Concern about sinking groundwater levels is getting lots of attention this week in the Northern San Joaquin Valley.
Oakdale Irrigation District staff members will make a presentation today about the issue, and researchers from the U.S. Geological Survey will release a new report Thursday about problems caused by overdrafting.
OID staff members will talk about groundwater conditions in Stanislaus County’s northeastern region. They’ll explain their irrigation district’s groundwater operations, monitoring and planning efforts, and they’ll discuss recent trends concerning the region’s groundwater levels. The public is invited.
The presentation will be during the OID’s Board of Directors meeting, which starts at 9 a.m. today at the district office, 1205 E. F St., Oakdale.
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Then on Thursday, the USGS will release a study on how extensive groundwater pumping from San Joaquin Valley aquifers is increasing the rate at which the ground is sinking. That process, called subsidence, could cause serious problems for the Valley’s irrigation systems.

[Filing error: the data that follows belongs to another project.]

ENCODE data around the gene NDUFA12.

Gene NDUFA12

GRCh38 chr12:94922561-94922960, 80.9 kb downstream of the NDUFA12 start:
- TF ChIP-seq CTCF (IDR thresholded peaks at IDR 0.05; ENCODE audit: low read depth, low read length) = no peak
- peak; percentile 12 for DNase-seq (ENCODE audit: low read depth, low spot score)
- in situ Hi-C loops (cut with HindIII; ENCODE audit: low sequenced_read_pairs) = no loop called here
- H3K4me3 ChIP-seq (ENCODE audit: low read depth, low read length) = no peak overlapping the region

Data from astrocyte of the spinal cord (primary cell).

“This subsidence is reducing the capacity of the Delta-Mendota Canal, the California Aqueduct, and other canals that transport floodwater and deliver water to agriculture, cities, industry and wildlife refuges, potentially causing damage and requiring expensive repairs,” the USGS stated in a notice announcing the report. “To help public agencies and resource managers minimize risk and damage to California’s infrastructure, the USGS is studying and providing information on groundwater conditions and land subsidence in the San Joaquin Valley.”
The Bee will report on that study, “Land Subsidence along the Delta-Mendota Canal in the Northern Part of the San Joaquin Valley, California, 2003-10,” once it’s released.